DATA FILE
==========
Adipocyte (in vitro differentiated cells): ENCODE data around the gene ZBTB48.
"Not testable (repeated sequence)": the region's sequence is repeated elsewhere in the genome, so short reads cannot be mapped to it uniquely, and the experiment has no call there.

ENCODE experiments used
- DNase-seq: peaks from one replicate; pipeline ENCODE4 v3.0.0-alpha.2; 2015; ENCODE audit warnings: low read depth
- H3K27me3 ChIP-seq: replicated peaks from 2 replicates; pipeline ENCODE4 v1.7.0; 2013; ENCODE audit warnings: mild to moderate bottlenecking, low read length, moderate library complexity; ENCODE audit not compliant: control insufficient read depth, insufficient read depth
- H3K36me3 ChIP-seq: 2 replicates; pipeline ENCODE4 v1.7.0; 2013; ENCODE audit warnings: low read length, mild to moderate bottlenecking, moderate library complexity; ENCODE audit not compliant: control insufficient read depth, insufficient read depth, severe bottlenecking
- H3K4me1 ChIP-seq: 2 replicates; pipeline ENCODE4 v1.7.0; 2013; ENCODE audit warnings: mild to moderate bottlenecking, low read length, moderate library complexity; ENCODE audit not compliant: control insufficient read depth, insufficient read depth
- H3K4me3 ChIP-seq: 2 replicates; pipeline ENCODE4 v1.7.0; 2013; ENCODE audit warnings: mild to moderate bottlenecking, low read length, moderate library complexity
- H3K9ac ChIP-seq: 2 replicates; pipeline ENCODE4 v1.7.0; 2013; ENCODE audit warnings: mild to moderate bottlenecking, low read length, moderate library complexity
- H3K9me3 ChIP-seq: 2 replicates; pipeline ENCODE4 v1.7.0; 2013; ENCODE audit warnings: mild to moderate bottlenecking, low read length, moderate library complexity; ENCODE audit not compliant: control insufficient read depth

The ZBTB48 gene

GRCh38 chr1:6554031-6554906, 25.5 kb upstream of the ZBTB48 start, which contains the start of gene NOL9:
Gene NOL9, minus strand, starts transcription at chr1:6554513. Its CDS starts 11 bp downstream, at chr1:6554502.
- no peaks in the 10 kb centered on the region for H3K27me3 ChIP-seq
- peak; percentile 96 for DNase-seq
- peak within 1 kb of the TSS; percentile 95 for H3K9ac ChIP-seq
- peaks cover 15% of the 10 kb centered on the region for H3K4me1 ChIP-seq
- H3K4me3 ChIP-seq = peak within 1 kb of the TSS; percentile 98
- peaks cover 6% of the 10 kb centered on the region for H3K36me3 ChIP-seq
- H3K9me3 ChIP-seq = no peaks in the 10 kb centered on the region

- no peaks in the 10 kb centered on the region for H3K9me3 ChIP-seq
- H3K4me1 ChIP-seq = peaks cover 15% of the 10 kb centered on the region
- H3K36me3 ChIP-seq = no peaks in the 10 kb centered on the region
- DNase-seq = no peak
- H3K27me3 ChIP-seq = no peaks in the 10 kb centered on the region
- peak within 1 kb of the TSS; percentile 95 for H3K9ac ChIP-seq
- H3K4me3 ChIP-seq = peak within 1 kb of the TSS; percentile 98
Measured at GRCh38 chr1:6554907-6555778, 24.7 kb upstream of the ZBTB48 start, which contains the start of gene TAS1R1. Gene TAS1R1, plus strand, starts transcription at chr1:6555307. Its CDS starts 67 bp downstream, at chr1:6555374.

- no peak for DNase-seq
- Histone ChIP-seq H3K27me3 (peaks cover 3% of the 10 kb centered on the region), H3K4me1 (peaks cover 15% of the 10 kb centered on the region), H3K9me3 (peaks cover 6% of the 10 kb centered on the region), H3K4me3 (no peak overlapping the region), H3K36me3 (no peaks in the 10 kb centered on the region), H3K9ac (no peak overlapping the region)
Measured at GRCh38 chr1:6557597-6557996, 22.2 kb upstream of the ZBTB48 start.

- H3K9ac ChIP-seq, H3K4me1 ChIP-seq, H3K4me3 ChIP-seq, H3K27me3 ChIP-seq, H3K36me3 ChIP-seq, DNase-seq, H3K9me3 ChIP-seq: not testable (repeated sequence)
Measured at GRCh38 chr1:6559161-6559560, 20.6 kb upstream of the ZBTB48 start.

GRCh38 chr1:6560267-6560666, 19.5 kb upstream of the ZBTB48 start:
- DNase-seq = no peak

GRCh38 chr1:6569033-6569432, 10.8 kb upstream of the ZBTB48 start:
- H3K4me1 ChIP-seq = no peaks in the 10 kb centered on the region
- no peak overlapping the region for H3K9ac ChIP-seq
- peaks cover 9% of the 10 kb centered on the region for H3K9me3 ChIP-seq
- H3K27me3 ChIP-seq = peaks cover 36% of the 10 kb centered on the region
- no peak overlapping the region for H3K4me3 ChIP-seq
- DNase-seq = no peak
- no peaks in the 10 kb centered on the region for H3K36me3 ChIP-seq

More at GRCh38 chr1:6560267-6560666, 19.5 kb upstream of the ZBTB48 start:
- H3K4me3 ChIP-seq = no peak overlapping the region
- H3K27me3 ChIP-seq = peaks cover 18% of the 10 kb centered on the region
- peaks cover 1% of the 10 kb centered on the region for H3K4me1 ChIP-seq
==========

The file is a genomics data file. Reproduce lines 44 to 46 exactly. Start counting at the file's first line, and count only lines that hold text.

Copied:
More at GRCh38 chr1:6560267-6560666, 19.5 kb upstream of the ZBTB48 start:
- H3K4me3 ChIP-seq = no peak overlapping the region
- H3K27me3 ChIP-seq = peaks cover 18% of the 10 kb centered on the region